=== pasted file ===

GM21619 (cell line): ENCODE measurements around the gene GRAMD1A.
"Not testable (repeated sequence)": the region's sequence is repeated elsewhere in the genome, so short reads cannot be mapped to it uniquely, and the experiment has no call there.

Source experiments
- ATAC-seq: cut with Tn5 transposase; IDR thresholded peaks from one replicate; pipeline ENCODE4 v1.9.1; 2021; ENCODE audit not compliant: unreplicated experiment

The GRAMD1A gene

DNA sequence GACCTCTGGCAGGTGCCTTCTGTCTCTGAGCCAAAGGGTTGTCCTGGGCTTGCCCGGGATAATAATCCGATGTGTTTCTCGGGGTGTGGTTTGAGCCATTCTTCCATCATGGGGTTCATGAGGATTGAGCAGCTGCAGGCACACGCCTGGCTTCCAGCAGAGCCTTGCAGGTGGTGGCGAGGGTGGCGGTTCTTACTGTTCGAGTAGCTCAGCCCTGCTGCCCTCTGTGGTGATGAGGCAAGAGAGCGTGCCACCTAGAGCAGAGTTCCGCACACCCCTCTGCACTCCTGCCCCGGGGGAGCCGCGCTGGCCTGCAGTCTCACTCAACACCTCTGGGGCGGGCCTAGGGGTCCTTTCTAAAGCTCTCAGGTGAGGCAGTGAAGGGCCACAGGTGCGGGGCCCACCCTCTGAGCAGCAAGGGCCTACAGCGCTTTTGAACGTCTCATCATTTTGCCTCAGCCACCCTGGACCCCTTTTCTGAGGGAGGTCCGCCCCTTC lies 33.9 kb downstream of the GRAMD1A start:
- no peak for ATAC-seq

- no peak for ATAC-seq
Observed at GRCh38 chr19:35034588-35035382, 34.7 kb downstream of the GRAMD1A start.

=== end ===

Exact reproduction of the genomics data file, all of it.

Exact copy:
GM21619 (cell line): ENCODE measurements around the gene GRAMD1A.
"Not testable (repeated sequence)": the region's sequence is repeated elsewhere in the genome, so short reads cannot be mapped to it uniquely, and the experiment has no call there.

Source experiments
- ATAC-seq: cut with Tn5 transposase; IDR thresholded peaks from one replicate; pipeline ENCODE4 v1.9.1; 2021; ENCODE audit not compliant: unreplicated experiment

The GRAMD1A gene

DNA sequence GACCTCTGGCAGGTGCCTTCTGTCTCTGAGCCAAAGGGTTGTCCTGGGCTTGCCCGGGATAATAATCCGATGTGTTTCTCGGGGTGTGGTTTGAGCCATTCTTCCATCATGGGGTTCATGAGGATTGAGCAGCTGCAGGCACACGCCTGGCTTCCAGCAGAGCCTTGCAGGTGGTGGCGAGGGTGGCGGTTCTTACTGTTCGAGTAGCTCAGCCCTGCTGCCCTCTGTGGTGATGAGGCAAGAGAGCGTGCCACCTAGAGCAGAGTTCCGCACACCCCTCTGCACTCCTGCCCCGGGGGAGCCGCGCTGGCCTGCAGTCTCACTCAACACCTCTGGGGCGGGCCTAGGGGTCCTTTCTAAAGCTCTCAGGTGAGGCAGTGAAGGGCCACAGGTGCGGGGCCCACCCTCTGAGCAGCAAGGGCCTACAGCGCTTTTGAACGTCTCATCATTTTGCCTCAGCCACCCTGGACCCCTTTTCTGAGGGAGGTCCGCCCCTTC lies 33.9 kb downstream of the GRAMD1A start:
- no peak for ATAC-seq

- no peak for ATAC-seq
Observed at GRCh38 chr19:35034588-35035382, 34.7 kb downstream of the GRAMD1A start.